September 21st, 2010
1:37 pm

“The irony in this drama is that the money at stake is, in the larger scheme, trivial. Raising taxes on the top 2% of households, as Mr Obama proposes, would bring in $34 billion next year:”

Very interesting sentence.

Trivial works both ways does it not? If $34 billion is trivial to the federal budget, then $34 billion would be even more trivial to the GDP, would it not?

So if that part of the Bush Tax cuts, 2% with over $250K incomes, is just trivial why all the stink about it? Why not just pass what all can agree on; that the extension of the cuts to the “middle class” is a worthwhile objective. Should pass the Senate 100 – 0.

But that is not what the vote is about. The vote is about the election in 5 weeks.

And please, no one tell me about all the jobs that will be created if the $34 billion in tax cuts passes. Economic policy that depends on predicting human behavior always fails.

We tried this starting in 1981 and it has been a total failure, as the $13.4 trillion dollar national debt proves.

Kyle Wingfield

September 21st, 2010
1:41 pm

“If $34 billion is trivial to the federal budget, then $34 billion would be even more trivial to the GDP, would it not?”

Only if you believe the government spends its next $34 billion better and more productively than the private sector does. I don’t.

Jefferson

September 21st, 2010
1:43 pm

The people who have the most, cry the loudest.

Dave

September 21st, 2010
1:44 pm

Of course the tax code itself was always about power, influence, and class warefare (just ask Rangle)…. that’s why we’ll bever see anything like a flat or fair tax, at least not in my lifetime (or Congressional term limits for that matter).

Dave

September 21st, 2010
1:52 pm

I say we raise the tax on the “rich” to 100%. Just think about how much of the deficit we could pay down…and it’s not like the “rich” need the money or anything. :rolleyes:

Jefferson

September 21st, 2010
1:57 pm

Rates b/4 Reagan — good for the USA, Rates before Bush 2 — good for the USA. “Its not what you pay, its what you have left that matters”

Eat well, pay your taxes and enjoy what life has to offer.

EattheRich

September 21st, 2010
1:57 pm

The only hope for saving this country is a revolution. We need to roll the guillotines into Wall Street and K Street and drag out the evil rich and their government lackies.

md

September 21st, 2010
1:57 pm

Always interesting to see folks lump other folks into 2 groups – the “rich” and everybody else. (classic class warfare by the way)

And then policy is supposed to be set for the 2 groups.

Effort, choices, environment, etc never come into play – the good ole group mentality of they have it and I want it………………….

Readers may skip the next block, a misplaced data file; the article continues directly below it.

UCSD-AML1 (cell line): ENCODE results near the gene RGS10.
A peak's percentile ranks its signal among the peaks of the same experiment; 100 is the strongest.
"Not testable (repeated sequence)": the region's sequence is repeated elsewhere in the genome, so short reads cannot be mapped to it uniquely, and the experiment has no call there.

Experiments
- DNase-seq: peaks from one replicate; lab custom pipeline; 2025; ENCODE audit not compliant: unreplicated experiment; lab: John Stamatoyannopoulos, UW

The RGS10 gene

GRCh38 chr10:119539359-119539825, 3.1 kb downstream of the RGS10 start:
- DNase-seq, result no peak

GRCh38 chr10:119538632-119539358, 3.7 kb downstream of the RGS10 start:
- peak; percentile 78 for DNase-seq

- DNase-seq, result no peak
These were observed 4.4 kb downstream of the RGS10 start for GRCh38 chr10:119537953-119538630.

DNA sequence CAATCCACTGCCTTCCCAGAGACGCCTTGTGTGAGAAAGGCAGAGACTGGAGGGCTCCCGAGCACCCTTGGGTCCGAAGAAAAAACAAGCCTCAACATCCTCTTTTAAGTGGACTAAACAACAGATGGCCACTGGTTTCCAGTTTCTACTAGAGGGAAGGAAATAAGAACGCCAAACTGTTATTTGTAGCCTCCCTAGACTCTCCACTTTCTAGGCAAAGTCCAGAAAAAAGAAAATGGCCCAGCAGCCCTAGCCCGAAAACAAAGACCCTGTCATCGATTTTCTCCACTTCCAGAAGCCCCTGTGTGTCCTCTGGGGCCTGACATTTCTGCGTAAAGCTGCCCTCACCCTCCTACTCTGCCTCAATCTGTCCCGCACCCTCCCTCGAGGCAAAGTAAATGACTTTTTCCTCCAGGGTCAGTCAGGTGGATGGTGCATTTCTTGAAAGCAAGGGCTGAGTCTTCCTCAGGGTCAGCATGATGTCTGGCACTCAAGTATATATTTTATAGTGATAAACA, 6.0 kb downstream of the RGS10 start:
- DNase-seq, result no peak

Linda

September 21st, 2010
2:00 pm

The Tea Party movement began when the Dems. (& a couple of RINOs) passed the Economic Stimulus Bill, the largest spending bill in the history of our country! It cost about the same as BOTH the wars in Afghanistan & Iraq put together for 14 years! It cost about the same as the entire debt to
China at the time! It passed 3 weeks after the inauguration! Our national debt was over $12 T at the time & another $106 T was owed to the social security & Medicare funds, which congress had also depleted!

Americans with common sense were so angry that they marched in the streets. We knew they were spending money we did not have for junk & that tax hikes would be in store for generations. We’ve listened for 20 months at how absurd 90% of the garbage was in the bill. We watched the money go to blue states & blue districts in red states.

We listened to their promises that unemployment would not go up, as unemployment went up & vast numbers of Americans lost their homes & were added to entitlement programs.

And now we have Americans, even some on this blog today, who approve of giving them even more tax money & asking or assuming it will go toward the deficit. Let us pray.

Jefferson

September 21st, 2010
2:02 pm

md, there has never just been 2 rate for US Federal income tax.

Nothing wrong with the system, it has been around a long time, you pay based on your ability to pay. More problems arise from those who don’t want to pay what they should, ie greed.

Bob

September 21st, 2010
2:02 pm

Keep it real, what do you mean you have seen someone get back more than what they paid out ? You mean that they pre paid more than their tax bill added up to and they got a refund ? I think you need to explain how someone that makes 6 figures gets treated like someone getting the earned income tax credit, that’s not real at all.

Bob

September 21st, 2010
2:04 pm

Jefferson, great way to put it, some in the past just said ” from those according to their ability, to those according to their needs”.

AmVet

September 21st, 2010
2:05 pm

A much more prudent solution (to your mental pollution?) is not to focus on the tax rates for the wealthy.

Simply end their welfare.

The savings by ending the needless giveaways, subsidies, handouts, tax “benefits/loop holes” etc to the wealthy, the speculators/paper shufflers and to the corporations would come to hundred of billions of dollars every single year…

JDW

September 21st, 2010
2:08 pm

“After four years of jacking up federal spending,”